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Japan’s economy has slipped into a recession and now stands at number four in the global ranking.

Japan’s Economy Slips Into Recession and to No. 4 in Global Ranking

Japan’s economy contracted for the second consecutive quarter at the end of last year, primarily due to a slowdown in consumer and business spending. This unexpected downturn has pushed the country into a recession, contrary to earlier expectations of modest growth.

The weak economy can be attributed to various factors, including inflation at four-decade highs, a weak yen, and rising food prices, which have affected both businesses and consumers.

The end of the year also marked an anticipated moment: Japan’s economy, which is now slightly smaller than Germany’s, slipped one notch to become the world’s fourth-largest economy. On an annualized basis, the gross domestic product (GDP) declined by 0. 4 percent from October through December, following a revised 3. 3 percent decline in the previous three-month period. Economists had been predicting fourth-quarter growth of around 1 percent.

The outlook for Japan’s economy is clouded by conflicting figures. On one hand, corporate profits are at record highs, the stock market is surging, and unemployment rates are low. However, two key drivers for the economy, consumer spending and business investment, are lagging behind. Shinichiro Kobayashi, principal economist at Mitsubishi UFJ Research and Consulting, has described the economy as “polarized” due to higher prices. While corporate profits soar, the prices of goods also increase, but wages have not kept up with this trend. As a result, consumers are hesitant to spend their money.

Japan’s Economy Slips Into Recession and to No. 4 in Global Ranking

A significant question arises regarding whether Japanese workers will see a meaningful increase in wages this year. According to Mr. Kobayashi, the corporate sector holds the key to this matter. Although the economy is technically in recession due to two consecutive quarters of negative growth, these figures are preliminary, and a substantial upward revision could potentially negate the recession label. The soft economic data also adds complexity to the upcoming decision of the Bank of Japan regarding whether to proceed with the country’s first interest rate hike since 2007.

Japan’s central bank has persistently maintained policies aimed at keeping interest rates low and stimulating spending, which is a result of its ongoing struggle against deflation. Some economists had speculated that the central bank might finally change its course as early as April if the economy showed signs of improvement.

Marcel Thieliant, head of Asia Pacific at Capital Economics, expressed doubt in a research note that the disappointing fourth-quarter figures would deter the Bank of Japan from ending negative interest rates in April, despite the expectation of sluggish economic growth throughout the year.

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One sticky issue for the central bank is the persistently weak Japanese yen. The decreased purchasing power of the currency leads to higher costs for imported goods in Japan, thereby adding to the inflationary pressure experienced by consumers. However, it does tend to benefit many leading Japanese firms that sell goods abroad, as the weaker yen improves their bottom line when they bring their foreign earnings back to the country.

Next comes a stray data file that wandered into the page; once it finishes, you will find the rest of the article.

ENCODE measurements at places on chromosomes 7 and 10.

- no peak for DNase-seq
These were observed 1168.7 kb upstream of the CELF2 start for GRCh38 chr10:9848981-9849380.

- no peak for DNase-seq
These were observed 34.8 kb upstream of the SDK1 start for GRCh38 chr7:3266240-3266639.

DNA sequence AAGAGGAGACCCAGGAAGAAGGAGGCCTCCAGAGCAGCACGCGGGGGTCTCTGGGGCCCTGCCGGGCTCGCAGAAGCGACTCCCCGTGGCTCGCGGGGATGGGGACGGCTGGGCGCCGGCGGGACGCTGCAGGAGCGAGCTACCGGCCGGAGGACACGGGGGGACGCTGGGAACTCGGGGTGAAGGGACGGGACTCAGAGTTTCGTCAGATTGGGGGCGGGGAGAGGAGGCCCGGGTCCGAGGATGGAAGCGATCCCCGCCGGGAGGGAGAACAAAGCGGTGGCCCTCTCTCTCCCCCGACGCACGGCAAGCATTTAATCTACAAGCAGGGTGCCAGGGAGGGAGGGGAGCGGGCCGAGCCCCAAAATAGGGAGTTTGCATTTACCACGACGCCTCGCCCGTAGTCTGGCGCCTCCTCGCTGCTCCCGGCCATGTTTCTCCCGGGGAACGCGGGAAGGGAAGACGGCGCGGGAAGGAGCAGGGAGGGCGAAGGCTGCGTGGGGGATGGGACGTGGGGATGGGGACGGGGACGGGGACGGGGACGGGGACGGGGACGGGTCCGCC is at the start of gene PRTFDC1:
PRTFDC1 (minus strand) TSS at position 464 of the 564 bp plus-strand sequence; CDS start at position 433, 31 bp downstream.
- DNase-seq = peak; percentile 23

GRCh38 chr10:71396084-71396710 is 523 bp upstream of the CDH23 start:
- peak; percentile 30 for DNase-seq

Despite the European Central Bank and the Federal Reserve raising rates in the last couple of years, the Bank of Japan has remained steadfast in its policies, which have contributed to the weakening of the yen. As a result, global investors find it attractive to borrow yen at low interest rates in Japan and invest those funds in dollars or euros at much higher interest rates in the West.

Japan’s Economy Slips Into Recession and to No. 4 in Global Ranking

Saisuke Sakai, a senior economist at Mizuho Research & Technologies, expressed concerns about the possibility of the domestic economy contracting in the first three months of this year. This contraction is expected due to the disruptions caused by the major earthquake in January, which heavily impacted the manufacturing-rich western region of Japan. Such a contraction could further dampen consumer sentiment. Mr. Sakai highlighted the potential impact of three consecutive quarters of negative growth on public perception of the Japanese economy. He mentioned that if this were to occur, people might question the overall health of the economy, raising doubts about its stability.

Japan, with the release of its year-end gross domestic product numbers, has also relinquished its position as the third-largest economy, falling behind the United States and China. Since being surpassed by China in 2010, Japan had held that spot. In terms of U. S. dollars, which are the principal currency used in global trade and finance, Germany now holds that distinction.

Japan’s Economy Slips Into Recession and to No. 4 in Global Ranking

In fact, the German economy is also experiencing difficulties. The decision to cease purchasing inexpensive Russian natural gas and oil, in response to the Russian invasion of Ukraine, has resulted in a significant increase in energy costs. Although the country has transitioned to suppliers in the Middle East, the United States, and other regions, these changes have not fully mitigated the impact.

In the coming years, Japan may lose its position as the fourth-largest economy due to its shrinking population. It will struggle to keep up with the growth of India, which is currently the world’s most populous country.

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